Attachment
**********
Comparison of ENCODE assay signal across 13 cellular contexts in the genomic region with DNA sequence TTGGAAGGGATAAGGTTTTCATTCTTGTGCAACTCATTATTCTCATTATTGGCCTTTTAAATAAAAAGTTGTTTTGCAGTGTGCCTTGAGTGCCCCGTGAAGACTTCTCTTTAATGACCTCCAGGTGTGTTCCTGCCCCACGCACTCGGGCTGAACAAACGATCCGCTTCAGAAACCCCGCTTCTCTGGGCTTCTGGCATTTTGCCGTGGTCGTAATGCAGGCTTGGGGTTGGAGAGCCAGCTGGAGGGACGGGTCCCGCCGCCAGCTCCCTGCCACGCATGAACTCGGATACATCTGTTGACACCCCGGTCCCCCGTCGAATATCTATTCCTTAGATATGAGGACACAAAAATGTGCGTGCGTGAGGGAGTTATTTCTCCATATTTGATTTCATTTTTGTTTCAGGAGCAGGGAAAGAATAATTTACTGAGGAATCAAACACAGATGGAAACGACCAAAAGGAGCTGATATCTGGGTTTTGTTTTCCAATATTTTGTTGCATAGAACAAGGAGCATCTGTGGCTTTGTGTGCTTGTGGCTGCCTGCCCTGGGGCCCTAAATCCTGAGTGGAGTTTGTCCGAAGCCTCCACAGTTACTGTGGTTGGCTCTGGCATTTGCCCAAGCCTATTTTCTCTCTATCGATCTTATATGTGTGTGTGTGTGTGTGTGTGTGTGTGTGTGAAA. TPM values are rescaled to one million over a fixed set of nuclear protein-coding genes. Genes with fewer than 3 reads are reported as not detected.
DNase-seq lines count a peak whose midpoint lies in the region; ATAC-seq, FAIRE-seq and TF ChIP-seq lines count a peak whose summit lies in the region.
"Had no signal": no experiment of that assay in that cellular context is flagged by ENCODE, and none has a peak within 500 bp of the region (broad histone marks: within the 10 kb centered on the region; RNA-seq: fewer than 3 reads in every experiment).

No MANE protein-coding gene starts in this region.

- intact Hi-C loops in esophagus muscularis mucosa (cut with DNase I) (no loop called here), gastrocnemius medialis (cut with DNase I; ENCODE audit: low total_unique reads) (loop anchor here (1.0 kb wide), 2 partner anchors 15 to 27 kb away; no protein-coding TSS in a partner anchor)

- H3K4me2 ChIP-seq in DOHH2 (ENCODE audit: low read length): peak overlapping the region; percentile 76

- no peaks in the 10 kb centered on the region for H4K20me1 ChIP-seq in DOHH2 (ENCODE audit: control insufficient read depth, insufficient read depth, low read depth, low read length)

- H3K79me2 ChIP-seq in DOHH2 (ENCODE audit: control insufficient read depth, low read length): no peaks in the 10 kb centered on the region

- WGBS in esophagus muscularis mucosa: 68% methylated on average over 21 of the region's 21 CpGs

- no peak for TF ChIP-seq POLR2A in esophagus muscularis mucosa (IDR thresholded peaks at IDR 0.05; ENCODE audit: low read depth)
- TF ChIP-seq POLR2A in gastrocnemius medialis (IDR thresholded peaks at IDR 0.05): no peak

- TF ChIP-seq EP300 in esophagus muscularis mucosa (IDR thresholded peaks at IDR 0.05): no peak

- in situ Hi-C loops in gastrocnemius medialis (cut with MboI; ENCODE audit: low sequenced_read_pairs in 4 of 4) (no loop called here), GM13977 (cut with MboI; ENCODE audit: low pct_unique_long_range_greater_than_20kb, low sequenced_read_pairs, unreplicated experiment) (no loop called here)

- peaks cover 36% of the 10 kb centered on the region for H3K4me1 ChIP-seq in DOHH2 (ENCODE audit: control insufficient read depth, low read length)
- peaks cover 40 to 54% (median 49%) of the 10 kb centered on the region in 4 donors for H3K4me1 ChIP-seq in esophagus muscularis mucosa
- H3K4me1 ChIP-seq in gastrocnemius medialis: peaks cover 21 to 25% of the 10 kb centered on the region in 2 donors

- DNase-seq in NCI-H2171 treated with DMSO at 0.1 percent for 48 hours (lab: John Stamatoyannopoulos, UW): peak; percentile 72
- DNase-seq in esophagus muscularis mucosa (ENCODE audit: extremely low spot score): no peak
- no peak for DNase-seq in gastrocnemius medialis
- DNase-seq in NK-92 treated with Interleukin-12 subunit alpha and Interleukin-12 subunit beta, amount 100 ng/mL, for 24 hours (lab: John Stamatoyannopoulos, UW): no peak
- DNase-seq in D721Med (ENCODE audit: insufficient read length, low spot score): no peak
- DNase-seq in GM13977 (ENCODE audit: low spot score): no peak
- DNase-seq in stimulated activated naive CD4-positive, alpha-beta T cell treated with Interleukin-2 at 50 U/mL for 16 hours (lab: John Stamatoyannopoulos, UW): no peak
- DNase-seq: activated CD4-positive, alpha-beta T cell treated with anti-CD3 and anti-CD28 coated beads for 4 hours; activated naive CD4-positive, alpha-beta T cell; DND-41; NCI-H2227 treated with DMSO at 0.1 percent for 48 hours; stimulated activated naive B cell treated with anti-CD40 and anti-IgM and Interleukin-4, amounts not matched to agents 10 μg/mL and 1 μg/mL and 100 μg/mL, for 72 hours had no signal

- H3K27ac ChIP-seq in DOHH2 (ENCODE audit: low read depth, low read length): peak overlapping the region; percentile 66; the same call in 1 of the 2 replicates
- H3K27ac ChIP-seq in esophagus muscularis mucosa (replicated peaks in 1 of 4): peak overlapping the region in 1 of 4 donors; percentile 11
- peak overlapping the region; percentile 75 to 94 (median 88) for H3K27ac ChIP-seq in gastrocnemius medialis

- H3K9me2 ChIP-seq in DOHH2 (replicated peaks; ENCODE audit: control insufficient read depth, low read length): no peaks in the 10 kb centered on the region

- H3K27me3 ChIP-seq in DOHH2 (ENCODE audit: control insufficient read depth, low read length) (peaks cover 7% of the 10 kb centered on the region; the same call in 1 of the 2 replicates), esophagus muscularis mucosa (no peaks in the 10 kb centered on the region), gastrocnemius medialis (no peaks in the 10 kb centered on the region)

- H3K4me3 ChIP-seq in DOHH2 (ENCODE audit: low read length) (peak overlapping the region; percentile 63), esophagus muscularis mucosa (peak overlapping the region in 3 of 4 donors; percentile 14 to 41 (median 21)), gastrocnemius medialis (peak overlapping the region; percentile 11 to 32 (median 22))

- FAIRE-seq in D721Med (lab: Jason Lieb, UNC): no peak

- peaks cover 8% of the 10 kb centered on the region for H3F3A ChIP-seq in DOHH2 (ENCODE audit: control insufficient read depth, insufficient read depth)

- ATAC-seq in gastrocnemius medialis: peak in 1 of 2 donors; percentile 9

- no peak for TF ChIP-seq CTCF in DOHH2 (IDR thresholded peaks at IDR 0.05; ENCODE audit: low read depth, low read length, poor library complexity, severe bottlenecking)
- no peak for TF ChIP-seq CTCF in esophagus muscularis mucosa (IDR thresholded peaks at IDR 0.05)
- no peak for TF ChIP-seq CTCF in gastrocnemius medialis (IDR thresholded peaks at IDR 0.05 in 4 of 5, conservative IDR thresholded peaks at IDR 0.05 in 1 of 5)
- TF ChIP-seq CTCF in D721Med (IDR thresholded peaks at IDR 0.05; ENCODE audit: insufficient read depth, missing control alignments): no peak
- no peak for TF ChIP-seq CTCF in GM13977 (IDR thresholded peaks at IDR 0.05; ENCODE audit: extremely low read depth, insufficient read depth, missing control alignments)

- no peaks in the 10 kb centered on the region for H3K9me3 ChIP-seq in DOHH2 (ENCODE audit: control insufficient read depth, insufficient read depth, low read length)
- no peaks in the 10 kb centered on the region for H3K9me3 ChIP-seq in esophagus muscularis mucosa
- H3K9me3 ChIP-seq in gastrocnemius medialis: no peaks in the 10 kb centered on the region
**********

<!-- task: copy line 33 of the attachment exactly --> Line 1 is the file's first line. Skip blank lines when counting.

- ATAC-seq in gastrocnemius medialis: peak in 1 of 2 donors; percentile 9